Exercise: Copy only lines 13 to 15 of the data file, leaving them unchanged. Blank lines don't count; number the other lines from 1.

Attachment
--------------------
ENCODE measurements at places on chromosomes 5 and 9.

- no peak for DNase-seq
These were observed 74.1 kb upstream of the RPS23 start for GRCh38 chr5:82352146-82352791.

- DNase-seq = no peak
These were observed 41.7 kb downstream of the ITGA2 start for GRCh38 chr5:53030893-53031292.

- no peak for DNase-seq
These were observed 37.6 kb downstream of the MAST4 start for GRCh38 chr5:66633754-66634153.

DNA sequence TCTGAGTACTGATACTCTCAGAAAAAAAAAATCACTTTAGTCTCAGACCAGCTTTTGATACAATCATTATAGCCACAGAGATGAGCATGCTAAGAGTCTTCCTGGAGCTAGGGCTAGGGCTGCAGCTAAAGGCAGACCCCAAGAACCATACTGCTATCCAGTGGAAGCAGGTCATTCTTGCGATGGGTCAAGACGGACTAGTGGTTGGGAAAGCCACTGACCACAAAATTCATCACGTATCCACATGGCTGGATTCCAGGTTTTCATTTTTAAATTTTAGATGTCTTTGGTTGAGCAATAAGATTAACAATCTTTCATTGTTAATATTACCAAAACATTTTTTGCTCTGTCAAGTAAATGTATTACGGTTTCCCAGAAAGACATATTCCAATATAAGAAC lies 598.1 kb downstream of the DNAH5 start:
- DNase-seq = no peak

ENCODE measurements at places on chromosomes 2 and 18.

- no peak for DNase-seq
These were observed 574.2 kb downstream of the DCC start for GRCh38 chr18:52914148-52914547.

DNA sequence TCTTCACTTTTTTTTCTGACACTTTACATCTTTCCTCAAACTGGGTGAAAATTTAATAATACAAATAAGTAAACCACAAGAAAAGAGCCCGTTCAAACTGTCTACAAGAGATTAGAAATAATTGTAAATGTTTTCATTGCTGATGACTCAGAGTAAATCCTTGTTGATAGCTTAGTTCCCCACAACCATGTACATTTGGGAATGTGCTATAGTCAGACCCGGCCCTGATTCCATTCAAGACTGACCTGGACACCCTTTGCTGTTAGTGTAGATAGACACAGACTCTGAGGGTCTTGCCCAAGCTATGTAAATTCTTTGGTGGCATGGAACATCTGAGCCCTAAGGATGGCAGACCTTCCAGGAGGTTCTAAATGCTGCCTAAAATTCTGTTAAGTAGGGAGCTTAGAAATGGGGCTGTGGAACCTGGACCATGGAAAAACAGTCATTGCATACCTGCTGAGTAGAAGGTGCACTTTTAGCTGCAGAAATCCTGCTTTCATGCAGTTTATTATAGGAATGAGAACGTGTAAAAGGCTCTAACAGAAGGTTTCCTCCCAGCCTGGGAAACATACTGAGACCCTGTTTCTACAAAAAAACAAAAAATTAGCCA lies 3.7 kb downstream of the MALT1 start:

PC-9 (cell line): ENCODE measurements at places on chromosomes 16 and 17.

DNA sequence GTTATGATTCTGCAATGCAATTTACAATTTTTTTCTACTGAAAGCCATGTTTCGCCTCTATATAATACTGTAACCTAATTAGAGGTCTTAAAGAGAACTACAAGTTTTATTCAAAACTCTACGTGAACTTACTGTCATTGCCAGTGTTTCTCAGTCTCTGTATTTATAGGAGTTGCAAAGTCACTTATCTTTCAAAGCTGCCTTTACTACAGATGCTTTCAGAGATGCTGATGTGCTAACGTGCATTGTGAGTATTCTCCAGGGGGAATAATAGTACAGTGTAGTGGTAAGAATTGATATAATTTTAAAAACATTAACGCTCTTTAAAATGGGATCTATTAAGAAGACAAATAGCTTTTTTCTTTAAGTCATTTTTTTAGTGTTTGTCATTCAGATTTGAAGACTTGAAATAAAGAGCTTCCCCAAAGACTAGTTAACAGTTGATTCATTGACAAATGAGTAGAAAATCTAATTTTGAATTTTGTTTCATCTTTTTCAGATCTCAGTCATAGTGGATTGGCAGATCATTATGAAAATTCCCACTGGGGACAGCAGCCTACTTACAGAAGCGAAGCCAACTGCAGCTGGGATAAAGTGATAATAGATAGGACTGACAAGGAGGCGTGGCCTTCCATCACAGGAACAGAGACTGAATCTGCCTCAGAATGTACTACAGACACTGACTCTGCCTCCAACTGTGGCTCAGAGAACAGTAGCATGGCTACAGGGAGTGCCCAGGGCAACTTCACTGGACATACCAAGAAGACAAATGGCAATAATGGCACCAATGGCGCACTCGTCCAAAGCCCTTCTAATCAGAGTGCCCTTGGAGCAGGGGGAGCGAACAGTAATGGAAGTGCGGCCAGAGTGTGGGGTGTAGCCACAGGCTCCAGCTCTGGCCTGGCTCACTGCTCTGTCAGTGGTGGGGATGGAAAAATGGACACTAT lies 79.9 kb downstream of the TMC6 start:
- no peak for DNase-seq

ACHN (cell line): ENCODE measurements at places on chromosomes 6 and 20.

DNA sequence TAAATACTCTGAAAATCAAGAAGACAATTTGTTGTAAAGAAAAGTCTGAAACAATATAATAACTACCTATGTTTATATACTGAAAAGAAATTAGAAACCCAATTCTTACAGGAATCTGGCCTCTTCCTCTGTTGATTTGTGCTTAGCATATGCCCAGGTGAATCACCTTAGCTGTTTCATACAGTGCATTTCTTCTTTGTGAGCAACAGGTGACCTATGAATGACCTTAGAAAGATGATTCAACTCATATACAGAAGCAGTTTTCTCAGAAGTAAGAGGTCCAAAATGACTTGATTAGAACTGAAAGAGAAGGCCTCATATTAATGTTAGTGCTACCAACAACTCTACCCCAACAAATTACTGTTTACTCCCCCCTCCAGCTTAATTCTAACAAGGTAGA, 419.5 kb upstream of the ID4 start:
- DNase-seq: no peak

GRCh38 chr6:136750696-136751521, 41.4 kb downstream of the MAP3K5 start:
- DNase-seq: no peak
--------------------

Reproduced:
DNA sequence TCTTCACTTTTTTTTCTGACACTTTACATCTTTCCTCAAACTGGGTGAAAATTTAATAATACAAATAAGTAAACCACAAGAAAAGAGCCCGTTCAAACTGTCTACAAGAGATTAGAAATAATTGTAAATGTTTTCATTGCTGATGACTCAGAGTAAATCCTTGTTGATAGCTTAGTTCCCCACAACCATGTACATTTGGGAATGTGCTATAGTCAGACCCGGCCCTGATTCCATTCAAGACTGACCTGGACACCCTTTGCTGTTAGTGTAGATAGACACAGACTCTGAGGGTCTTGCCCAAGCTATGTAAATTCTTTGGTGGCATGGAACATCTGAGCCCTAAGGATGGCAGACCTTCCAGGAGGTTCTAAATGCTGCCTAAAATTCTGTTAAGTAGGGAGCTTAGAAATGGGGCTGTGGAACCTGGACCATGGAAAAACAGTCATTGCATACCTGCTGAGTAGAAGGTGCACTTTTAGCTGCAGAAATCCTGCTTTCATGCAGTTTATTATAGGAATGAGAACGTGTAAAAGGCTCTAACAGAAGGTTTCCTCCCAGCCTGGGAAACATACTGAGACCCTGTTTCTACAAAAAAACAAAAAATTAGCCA lies 3.7 kb downstream of the MALT1 start:

PC-9 (cell line): ENCODE measurements at places on chromosomes 16 and 17.

DNA sequence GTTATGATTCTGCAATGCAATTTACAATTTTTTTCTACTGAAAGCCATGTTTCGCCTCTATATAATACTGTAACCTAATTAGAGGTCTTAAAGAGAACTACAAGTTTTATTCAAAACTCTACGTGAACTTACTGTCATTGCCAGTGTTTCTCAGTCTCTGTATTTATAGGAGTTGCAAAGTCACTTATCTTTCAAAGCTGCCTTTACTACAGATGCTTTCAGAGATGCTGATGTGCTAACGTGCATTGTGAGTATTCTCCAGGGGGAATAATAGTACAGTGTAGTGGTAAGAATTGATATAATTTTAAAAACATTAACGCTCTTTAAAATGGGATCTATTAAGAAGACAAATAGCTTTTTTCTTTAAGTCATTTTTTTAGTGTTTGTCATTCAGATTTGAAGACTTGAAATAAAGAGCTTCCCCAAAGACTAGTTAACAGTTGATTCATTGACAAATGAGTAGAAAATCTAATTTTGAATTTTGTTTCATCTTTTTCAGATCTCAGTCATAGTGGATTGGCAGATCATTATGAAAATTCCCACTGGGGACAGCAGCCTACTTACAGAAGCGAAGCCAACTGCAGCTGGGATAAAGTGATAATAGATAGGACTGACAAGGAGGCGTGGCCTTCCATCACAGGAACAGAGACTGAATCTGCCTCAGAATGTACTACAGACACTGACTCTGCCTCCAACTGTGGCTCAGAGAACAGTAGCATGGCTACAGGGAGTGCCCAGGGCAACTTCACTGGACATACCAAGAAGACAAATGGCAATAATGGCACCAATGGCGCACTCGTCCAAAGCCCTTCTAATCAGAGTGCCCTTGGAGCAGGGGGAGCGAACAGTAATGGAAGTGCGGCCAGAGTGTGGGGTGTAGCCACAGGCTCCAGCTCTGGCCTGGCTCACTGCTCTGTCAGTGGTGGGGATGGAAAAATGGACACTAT lies 79.9 kb downstream of the TMC6 start: